The most common question I receive outside of the “what’s the best GPS watch for me” variant, are photography-esq based. So in efforts to combat the amount of emails I need to sort through on a daily basis, I’ve complied this “My Photography Gear” post for your curious minds! It’s a nice break from the day to day sports-tech talk, and I hope you get something out of it!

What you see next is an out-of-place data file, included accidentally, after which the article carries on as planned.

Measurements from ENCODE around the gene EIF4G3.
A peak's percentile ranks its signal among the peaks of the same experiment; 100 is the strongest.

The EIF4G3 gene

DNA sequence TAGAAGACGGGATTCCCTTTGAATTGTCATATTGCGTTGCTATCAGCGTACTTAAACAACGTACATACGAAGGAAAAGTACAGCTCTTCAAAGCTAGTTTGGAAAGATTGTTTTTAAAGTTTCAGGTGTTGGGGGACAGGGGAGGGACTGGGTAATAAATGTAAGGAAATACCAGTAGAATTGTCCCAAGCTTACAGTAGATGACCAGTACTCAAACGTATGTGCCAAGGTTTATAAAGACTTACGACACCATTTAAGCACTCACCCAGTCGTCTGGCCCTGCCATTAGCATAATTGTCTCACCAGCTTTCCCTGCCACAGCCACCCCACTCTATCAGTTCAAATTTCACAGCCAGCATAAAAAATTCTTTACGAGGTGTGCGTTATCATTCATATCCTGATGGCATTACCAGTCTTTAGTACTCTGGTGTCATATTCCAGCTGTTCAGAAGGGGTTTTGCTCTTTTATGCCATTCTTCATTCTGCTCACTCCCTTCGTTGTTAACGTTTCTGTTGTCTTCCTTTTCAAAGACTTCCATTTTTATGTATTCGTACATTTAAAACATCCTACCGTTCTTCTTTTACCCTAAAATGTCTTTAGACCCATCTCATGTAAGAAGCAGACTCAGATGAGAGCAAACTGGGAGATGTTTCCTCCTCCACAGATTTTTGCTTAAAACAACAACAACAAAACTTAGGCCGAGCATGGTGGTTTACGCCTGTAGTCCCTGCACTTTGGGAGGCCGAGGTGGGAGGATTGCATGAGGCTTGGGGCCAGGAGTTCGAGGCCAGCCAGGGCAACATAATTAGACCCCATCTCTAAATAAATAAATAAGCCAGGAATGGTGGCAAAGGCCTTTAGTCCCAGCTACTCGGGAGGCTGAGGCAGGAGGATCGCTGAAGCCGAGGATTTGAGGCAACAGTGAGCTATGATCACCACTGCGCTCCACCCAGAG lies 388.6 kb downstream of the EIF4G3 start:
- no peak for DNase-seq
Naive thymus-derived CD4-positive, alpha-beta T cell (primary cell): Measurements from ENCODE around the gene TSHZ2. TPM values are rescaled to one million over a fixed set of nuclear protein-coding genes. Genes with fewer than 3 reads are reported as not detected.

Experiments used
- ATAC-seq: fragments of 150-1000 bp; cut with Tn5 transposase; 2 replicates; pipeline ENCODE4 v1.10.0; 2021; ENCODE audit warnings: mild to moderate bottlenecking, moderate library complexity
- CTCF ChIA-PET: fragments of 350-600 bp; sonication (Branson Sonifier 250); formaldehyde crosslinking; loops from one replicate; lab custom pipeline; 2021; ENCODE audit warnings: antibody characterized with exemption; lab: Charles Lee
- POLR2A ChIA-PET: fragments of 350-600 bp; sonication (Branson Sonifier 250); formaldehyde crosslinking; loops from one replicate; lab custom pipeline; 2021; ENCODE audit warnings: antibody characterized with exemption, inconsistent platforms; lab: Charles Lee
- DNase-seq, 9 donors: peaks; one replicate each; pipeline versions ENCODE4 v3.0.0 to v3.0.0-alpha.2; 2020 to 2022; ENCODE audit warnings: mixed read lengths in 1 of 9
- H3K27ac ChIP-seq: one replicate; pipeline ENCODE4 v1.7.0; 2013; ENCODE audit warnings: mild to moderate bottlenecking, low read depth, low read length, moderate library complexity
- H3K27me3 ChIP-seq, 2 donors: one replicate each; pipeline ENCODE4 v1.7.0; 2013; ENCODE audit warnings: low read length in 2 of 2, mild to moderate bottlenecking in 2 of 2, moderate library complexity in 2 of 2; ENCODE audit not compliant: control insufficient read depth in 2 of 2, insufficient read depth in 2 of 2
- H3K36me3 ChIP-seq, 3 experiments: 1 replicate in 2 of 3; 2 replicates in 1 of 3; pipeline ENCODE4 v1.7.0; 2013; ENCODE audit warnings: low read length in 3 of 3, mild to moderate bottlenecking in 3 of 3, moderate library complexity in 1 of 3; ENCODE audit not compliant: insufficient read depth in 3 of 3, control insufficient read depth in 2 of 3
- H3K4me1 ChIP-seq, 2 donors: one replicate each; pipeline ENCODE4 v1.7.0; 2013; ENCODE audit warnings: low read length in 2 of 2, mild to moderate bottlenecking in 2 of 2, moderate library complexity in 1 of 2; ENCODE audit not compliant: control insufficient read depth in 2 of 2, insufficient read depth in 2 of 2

Many readers stumble into my website in search of information on the latest and greatest sports tech products. But at the end of the day, you might just be wondering “What does Ray use when not testing new products?”. So here is the most up to date list of products I like and fit the bill for me and my training needs best! DC Rainmaker 2019 swim, bike, run, and general gear list. But wait, are you a female and feel like these things might not apply to you? If that’s the case (but certainly not saying my choices aren’t good for women), and you just want to see a different gear junkies “picks”, check out The Girl’s 2018 Gear Guide too.